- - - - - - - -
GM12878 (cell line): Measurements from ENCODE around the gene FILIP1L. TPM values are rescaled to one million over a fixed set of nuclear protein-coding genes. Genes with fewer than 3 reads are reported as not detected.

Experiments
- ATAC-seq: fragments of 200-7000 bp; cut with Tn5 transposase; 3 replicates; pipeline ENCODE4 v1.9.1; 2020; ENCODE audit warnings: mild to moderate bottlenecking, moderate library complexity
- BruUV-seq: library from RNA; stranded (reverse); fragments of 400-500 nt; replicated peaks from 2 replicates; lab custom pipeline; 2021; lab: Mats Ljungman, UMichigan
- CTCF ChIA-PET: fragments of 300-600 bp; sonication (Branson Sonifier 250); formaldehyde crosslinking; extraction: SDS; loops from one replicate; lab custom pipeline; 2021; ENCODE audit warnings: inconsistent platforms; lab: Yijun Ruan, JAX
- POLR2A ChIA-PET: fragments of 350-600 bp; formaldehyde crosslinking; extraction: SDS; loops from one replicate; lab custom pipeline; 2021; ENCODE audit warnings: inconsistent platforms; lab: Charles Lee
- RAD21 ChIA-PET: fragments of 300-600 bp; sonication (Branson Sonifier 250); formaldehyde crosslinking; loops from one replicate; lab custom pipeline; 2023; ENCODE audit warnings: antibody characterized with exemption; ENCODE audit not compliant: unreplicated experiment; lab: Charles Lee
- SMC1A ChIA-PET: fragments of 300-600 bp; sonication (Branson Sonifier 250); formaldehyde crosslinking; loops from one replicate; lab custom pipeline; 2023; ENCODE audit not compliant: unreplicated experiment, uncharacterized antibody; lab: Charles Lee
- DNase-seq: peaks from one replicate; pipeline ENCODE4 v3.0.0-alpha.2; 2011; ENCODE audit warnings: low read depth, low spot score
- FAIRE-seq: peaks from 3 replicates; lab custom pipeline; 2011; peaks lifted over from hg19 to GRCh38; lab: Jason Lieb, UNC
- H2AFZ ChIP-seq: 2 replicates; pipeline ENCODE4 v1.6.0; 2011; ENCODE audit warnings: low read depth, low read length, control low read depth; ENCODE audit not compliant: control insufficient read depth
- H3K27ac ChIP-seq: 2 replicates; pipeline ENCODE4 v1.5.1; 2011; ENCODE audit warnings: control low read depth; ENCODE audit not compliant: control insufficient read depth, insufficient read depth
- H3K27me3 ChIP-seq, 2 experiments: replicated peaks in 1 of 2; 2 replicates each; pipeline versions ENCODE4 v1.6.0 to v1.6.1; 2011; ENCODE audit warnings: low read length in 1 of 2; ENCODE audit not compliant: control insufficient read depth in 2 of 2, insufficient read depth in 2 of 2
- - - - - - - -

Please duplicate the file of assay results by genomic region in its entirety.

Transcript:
GM12878 (cell line): Measurements from ENCODE around the gene FILIP1L. TPM values are rescaled to one million over a fixed set of nuclear protein-coding genes. Genes with fewer than 3 reads are reported as not detected.

Experiments
- ATAC-seq: fragments of 200-7000 bp; cut with Tn5 transposase; 3 replicates; pipeline ENCODE4 v1.9.1; 2020; ENCODE audit warnings: mild to moderate bottlenecking, moderate library complexity
- BruUV-seq: library from RNA; stranded (reverse); fragments of 400-500 nt; replicated peaks from 2 replicates; lab custom pipeline; 2021; lab: Mats Ljungman, UMichigan
- CTCF ChIA-PET: fragments of 300-600 bp; sonication (Branson Sonifier 250); formaldehyde crosslinking; extraction: SDS; loops from one replicate; lab custom pipeline; 2021; ENCODE audit warnings: inconsistent platforms; lab: Yijun Ruan, JAX
- POLR2A ChIA-PET: fragments of 350-600 bp; formaldehyde crosslinking; extraction: SDS; loops from one replicate; lab custom pipeline; 2021; ENCODE audit warnings: inconsistent platforms; lab: Charles Lee
- RAD21 ChIA-PET: fragments of 300-600 bp; sonication (Branson Sonifier 250); formaldehyde crosslinking; loops from one replicate; lab custom pipeline; 2023; ENCODE audit warnings: antibody characterized with exemption; ENCODE audit not compliant: unreplicated experiment; lab: Charles Lee
- SMC1A ChIA-PET: fragments of 300-600 bp; sonication (Branson Sonifier 250); formaldehyde crosslinking; loops from one replicate; lab custom pipeline; 2023; ENCODE audit not compliant: unreplicated experiment, uncharacterized antibody; lab: Charles Lee
- DNase-seq: peaks from one replicate; pipeline ENCODE4 v3.0.0-alpha.2; 2011; ENCODE audit warnings: low read depth, low spot score
- FAIRE-seq: peaks from 3 replicates; lab custom pipeline; 2011; peaks lifted over from hg19 to GRCh38; lab: Jason Lieb, UNC
- H2AFZ ChIP-seq: 2 replicates; pipeline ENCODE4 v1.6.0; 2011; ENCODE audit warnings: low read depth, low read length, control low read depth; ENCODE audit not compliant: control insufficient read depth
- H3K27ac ChIP-seq: 2 replicates; pipeline ENCODE4 v1.5.1; 2011; ENCODE audit warnings: control low read depth; ENCODE audit not compliant: control insufficient read depth, insufficient read depth
- H3K27me3 ChIP-seq, 2 experiments: replicated peaks in 1 of 2; 2 replicates each; pipeline versions ENCODE4 v1.6.0 to v1.6.1; 2011; ENCODE audit warnings: low read length in 1 of 2; ENCODE audit not compliant: control insufficient read depth in 2 of 2, insufficient read depth in 2 of 2